The Galleria mall’s manager files for bankruptcy. So what?

News that mall giant General Growth Properties filed for bankruptcy isn’t much of a surprise, given the overall shutdown of retail spending these past few months, along with the total over-storization (that’s my word!) of the U.S. retail market these days. What does it mean for us?

Honestly, probably not much right now. The Galleria, which General Growth manages but doesn’t own, will still be open for business, as will Collin Creek and Stonebriar (here’s a list of all of the company’s Dallas-area properties). The stores that continue paying rent will continue to operate, but I’m sure the malls’ summer promotions and holiday decorations will be toned down somewhat. And I’m sure there will be skimpier toilet paper and more wax-like paper towels in the bathroom dispensers and fewer printed directories in the information kiosks as the mall operator tries to save money any way it can.

Globally, I think it’s safe to assume there won’t be any new malls built for a few years. The collapse of General Growth, along with the on-the-ropes status of fellow retail giant Simon Property Group — not to mention the crippled banking industry — virtually ensures there will be no funding for new malls for quite a while.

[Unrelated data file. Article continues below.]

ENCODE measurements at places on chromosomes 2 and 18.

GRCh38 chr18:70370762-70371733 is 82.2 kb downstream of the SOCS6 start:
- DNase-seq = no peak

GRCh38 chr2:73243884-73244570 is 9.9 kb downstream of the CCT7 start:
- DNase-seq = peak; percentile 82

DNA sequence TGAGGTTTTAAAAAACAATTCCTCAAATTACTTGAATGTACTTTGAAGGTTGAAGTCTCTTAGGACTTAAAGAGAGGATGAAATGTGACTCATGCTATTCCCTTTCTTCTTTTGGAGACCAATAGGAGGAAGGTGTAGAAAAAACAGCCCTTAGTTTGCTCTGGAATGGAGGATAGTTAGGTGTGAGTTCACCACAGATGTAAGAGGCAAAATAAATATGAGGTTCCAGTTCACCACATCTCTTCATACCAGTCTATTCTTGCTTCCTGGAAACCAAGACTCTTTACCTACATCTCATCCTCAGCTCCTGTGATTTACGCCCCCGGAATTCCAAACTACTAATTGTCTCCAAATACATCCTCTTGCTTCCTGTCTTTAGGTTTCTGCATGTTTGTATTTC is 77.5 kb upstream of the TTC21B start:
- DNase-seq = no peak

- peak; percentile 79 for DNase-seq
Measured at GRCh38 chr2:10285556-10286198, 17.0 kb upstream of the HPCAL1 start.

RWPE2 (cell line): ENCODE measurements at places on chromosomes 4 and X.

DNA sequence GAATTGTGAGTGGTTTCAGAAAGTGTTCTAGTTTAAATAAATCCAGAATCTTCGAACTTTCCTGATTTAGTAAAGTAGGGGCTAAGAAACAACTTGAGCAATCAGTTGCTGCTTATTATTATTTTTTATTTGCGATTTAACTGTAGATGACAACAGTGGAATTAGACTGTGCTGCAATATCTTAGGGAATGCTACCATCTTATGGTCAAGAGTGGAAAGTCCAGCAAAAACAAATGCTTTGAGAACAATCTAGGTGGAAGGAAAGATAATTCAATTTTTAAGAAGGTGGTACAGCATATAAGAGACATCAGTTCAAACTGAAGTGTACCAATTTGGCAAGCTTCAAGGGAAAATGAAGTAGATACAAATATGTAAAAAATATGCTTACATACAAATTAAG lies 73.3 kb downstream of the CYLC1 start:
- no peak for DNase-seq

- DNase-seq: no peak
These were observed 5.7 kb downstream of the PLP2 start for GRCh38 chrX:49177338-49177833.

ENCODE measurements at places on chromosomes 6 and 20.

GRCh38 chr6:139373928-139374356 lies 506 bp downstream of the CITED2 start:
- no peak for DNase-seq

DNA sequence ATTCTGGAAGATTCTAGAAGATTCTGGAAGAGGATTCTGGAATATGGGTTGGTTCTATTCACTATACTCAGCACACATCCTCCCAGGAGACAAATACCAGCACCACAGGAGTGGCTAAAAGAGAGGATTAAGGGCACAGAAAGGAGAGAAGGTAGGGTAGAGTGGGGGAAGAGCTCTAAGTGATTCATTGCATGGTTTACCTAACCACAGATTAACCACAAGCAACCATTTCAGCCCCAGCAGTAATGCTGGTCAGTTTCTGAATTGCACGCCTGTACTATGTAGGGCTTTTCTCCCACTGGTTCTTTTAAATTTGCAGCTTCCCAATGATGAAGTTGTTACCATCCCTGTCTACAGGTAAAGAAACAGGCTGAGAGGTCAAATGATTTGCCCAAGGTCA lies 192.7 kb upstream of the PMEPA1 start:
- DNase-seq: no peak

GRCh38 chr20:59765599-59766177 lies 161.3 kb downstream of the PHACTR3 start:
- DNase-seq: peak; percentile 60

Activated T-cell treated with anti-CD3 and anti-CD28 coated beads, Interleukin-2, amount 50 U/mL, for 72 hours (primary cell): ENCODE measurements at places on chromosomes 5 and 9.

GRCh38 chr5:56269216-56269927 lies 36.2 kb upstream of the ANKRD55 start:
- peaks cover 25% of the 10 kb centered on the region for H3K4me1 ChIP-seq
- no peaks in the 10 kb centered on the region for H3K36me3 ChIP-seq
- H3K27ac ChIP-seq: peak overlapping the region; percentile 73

The silver lining? 

Neighborhood strip centers, whose owners also are feeling the cash-flow pinch, will be more open to smaller chains and even neighborhood startups as they look to fill their space — I think we’ll finally see the buy-local retail movement that people have talked about for so long finally take wing.

Places like Bishop Arts District will become even more appealing for small and medium-sized retailers, as they look for outside-the-box places to relaunch their business amid the general malaise about malls.

And as some more major retailers fall by the wayside, and more and more retail space in the traditional malls goes dark, if you have a small retail business that couldn’t afford the high-dollar mall rent last year, you might want to consider approaching the mall leasing people again.

Your little 1,500-square-foot start-up boutique will look a lot better to the mall accountants this year.

 


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